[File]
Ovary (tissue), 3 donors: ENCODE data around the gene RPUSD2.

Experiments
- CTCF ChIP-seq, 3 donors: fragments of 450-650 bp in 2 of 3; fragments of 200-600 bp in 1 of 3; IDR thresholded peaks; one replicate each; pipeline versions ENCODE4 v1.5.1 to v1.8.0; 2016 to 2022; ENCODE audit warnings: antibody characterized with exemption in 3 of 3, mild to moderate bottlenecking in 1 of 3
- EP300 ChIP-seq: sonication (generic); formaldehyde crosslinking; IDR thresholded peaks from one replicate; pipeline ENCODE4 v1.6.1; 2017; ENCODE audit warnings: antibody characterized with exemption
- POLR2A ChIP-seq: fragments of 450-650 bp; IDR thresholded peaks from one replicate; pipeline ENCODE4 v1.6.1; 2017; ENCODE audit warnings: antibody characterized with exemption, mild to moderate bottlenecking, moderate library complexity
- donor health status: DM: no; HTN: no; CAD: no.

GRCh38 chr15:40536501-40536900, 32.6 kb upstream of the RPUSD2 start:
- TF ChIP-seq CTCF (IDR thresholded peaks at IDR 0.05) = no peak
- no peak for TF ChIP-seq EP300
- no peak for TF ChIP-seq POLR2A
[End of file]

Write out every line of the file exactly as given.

Ovary (tissue), 3 donors: ENCODE data around the gene RPUSD2.

Experiments
- CTCF ChIP-seq, 3 donors: fragments of 450-650 bp in 2 of 3; fragments of 200-600 bp in 1 of 3; IDR thresholded peaks; one replicate each; pipeline versions ENCODE4 v1.5.1 to v1.8.0; 2016 to 2022; ENCODE audit warnings: antibody characterized with exemption in 3 of 3, mild to moderate bottlenecking in 1 of 3
- EP300 ChIP-seq: sonication (generic); formaldehyde crosslinking; IDR thresholded peaks from one replicate; pipeline ENCODE4 v1.6.1; 2017; ENCODE audit warnings: antibody characterized with exemption
- POLR2A ChIP-seq: fragments of 450-650 bp; IDR thresholded peaks from one replicate; pipeline ENCODE4 v1.6.1; 2017; ENCODE audit warnings: antibody characterized with exemption, mild to moderate bottlenecking, moderate library complexity
- donor health status: DM: no; HTN: no; CAD: no.

GRCh38 chr15:40536501-40536900, 32.6 kb upstream of the RPUSD2 start:
- TF ChIP-seq CTCF (IDR thresholded peaks at IDR 0.05) = no peak
- no peak for TF ChIP-seq EP300
- no peak for TF ChIP-seq POLR2A